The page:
Showtime’s ‘Patrick Melrose‘ began with a bang last week, following a grown-up Patrick (Benedict Cumberbatch) who is in the throes of a debilitating drug addiction – heroin, cocaine, quaaludes, you name it – as he learns that his father, the man who has haunted his every living moment, has finally passed away. And so came back the flood of repressed memories, painful flashbacks, and an internal struggle to comprehend the complicated relationship he shared with a complicated man; all of which he deals with by drowning himself in an endless flow of every pain-numbing narcotic imaginable.
Inside the prison that Patrick has constructed for himself is a man who is desperate to get away from the depravity; a man who wants nothing more than to lead the semblance of a normal life. A failed suicide attempt notwithstanding, Patrick wants to kick his vices to the curb, and for good.
Based on Edward St Aubyn’s semi-autobiographical pentalogy – ‘Never Mind’, ‘Bad News’, ‘Some Hope’, ‘Mother’s Milk’, and ‘At Last’ – creators of the TV adaptation cleverly managed to hook audiences’ attention by forgoing the chronological order of the books beginning the series with the second, which is the most fast-paced of the five, and portrays Melrose at his sneering, satirical, snappy, hedonistic best. Episode Two, ‘Never Mind,’ returns to Patrick’s upbringing in the family’s idyllic mansion in the south of France, and delves into the incidents that punctuated his tortured childhood.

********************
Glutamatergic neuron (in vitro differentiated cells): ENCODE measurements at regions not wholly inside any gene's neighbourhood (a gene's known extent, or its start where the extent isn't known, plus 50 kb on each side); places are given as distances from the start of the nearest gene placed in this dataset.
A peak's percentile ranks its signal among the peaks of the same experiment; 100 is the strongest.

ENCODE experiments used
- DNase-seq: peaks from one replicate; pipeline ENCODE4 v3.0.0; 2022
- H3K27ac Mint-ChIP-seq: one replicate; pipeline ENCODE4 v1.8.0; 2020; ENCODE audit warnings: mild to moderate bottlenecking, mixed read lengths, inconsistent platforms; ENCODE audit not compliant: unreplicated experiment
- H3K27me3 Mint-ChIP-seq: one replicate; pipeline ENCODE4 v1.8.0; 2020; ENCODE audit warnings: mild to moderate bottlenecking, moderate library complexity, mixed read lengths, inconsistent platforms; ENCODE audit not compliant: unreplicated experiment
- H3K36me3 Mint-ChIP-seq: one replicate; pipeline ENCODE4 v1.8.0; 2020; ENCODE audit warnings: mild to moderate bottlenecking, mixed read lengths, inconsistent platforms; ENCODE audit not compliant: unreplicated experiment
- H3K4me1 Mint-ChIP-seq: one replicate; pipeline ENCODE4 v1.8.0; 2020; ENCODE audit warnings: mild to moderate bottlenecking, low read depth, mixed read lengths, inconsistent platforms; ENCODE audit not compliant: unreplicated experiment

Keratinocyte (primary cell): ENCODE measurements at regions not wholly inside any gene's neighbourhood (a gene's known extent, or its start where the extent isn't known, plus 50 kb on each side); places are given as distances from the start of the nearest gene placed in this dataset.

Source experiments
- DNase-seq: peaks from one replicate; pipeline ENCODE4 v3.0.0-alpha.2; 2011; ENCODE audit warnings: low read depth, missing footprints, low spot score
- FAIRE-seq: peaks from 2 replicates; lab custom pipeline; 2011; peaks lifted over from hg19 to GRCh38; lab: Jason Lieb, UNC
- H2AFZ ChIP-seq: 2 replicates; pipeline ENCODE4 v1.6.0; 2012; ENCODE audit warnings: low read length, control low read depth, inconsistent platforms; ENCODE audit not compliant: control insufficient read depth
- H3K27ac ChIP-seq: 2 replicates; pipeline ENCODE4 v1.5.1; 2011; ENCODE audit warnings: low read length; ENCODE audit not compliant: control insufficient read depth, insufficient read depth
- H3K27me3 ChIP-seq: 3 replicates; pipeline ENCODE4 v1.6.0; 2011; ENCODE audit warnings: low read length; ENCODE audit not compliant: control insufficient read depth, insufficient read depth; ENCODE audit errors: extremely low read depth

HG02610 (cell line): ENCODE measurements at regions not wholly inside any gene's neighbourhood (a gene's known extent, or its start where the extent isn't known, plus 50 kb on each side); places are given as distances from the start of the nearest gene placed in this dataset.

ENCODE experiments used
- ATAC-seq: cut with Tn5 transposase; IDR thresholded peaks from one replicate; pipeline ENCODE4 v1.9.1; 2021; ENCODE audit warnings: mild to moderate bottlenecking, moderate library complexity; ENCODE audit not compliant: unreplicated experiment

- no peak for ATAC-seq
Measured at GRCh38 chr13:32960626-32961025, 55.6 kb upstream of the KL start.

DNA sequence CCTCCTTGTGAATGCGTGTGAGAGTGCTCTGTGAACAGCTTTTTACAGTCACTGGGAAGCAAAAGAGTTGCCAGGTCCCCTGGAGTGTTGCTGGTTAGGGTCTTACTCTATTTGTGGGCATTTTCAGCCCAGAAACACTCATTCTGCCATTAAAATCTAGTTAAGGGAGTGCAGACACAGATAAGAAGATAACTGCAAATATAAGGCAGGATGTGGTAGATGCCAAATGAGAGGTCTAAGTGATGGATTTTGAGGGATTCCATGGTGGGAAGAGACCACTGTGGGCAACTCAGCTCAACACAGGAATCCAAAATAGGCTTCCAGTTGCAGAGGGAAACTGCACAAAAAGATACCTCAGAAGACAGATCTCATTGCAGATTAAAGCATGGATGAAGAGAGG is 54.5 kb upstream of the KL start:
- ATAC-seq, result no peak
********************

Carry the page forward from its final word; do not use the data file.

The episode begins with a revisiting of the first episode as Patrick, in the midst of a smack high, responds slurringly to the news of his father’s death. Accompanying this is imagery of the corpse undergoing its cremation and Patrick going to war with the ashes in a fit of rage; typifying his inner conflict and his ongoing battle against coming to terms with the loss.